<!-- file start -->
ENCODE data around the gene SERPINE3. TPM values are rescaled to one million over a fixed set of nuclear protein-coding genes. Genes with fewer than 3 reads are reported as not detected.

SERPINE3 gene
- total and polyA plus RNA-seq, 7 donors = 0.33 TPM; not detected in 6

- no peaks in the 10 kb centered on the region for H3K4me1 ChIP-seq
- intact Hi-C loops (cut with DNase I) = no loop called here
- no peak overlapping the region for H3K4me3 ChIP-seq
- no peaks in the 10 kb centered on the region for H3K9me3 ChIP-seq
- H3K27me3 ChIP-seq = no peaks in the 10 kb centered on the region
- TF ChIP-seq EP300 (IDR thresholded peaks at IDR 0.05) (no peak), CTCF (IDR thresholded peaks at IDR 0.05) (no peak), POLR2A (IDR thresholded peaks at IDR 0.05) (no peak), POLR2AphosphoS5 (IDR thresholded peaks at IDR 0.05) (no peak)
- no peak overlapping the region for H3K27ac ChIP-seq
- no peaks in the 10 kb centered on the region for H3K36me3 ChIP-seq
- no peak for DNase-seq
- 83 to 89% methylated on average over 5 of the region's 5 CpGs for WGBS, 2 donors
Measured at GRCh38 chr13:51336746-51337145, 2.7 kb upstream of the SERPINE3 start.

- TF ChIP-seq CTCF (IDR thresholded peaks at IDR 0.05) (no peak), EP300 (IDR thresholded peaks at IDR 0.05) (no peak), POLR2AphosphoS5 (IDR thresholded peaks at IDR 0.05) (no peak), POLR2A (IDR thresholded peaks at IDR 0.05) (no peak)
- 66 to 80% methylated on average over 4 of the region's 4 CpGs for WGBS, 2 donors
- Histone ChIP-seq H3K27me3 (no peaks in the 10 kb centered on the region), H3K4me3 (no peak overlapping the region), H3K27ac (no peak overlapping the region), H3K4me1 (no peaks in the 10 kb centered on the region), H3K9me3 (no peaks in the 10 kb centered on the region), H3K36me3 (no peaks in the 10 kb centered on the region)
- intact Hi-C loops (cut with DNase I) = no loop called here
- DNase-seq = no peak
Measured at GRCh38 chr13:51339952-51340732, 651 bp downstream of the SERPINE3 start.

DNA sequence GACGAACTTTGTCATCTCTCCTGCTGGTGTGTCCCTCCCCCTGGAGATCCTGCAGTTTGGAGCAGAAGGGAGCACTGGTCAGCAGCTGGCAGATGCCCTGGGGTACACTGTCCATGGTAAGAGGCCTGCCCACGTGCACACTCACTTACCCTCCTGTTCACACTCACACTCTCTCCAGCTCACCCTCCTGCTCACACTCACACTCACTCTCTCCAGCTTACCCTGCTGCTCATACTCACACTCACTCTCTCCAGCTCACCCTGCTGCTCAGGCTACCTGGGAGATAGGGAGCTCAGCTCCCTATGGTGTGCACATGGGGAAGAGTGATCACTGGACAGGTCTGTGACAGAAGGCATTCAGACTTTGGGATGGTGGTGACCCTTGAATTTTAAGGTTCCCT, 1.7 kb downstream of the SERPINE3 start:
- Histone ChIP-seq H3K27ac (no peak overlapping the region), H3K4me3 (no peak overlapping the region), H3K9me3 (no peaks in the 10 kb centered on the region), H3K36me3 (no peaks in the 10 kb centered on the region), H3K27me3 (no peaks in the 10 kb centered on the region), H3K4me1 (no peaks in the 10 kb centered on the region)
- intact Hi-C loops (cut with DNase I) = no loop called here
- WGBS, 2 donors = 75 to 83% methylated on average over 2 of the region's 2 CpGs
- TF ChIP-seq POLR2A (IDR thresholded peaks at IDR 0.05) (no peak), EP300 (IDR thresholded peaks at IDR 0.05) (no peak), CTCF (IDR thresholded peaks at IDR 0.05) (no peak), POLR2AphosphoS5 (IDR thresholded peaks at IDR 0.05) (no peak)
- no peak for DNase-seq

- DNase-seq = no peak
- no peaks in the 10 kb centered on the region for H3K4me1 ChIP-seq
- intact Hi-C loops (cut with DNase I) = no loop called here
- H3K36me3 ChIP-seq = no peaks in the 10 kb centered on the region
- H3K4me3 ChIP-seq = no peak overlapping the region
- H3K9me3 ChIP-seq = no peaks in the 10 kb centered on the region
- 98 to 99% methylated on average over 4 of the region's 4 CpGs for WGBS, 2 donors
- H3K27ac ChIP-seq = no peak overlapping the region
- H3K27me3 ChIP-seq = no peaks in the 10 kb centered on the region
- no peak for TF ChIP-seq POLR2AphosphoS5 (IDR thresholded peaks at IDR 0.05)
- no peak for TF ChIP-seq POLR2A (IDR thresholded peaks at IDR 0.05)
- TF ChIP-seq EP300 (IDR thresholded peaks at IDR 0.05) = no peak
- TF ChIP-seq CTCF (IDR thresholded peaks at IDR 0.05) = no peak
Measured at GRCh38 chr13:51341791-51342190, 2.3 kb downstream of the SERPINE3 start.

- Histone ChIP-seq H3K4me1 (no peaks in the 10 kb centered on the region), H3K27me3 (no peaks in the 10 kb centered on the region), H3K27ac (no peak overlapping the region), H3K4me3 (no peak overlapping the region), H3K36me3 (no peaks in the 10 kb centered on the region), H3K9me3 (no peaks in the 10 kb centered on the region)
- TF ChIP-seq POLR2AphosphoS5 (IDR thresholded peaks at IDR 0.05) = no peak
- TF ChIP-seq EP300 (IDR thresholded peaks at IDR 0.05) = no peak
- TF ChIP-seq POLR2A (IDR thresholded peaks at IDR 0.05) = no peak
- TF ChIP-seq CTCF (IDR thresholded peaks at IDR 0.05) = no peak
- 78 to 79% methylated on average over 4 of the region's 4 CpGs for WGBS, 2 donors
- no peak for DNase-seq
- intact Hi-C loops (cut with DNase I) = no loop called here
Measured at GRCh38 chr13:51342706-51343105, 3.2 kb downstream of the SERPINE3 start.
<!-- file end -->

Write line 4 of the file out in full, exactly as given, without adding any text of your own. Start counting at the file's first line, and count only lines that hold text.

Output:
- no peaks in the 10 kb centered on the region for H3K4me1 ChIP-seq